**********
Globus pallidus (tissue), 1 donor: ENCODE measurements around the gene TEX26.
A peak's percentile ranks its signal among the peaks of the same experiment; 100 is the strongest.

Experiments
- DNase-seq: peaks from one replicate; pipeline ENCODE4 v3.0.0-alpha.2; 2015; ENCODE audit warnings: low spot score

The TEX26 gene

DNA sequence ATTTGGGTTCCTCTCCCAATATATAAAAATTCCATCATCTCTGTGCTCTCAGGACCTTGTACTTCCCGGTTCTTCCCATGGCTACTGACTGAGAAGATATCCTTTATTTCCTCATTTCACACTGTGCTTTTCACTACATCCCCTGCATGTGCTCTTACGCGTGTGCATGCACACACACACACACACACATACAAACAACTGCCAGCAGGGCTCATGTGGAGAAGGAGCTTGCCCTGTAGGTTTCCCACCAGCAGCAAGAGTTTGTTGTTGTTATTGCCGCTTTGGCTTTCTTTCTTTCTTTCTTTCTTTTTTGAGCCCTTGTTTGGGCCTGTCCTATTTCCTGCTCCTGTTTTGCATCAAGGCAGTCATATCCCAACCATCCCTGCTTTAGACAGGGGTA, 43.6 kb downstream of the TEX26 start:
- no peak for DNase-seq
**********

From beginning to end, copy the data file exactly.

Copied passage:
Globus pallidus (tissue), 1 donor: ENCODE measurements around the gene TEX26.
A peak's percentile ranks its signal among the peaks of the same experiment; 100 is the strongest.

Experiments
- DNase-seq: peaks from one replicate; pipeline ENCODE4 v3.0.0-alpha.2; 2015; ENCODE audit warnings: low spot score

The TEX26 gene

DNA sequence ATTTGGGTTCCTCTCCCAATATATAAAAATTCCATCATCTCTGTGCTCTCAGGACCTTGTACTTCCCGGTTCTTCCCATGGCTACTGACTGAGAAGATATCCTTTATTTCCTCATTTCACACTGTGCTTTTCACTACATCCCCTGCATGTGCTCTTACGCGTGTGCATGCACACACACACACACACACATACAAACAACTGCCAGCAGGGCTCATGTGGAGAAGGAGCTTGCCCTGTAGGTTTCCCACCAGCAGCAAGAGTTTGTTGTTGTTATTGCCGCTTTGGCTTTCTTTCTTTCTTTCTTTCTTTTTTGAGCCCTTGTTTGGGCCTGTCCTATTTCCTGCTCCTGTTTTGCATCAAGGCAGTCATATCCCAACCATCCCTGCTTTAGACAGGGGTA, 43.6 kb downstream of the TEX26 start:
- no peak for DNase-seq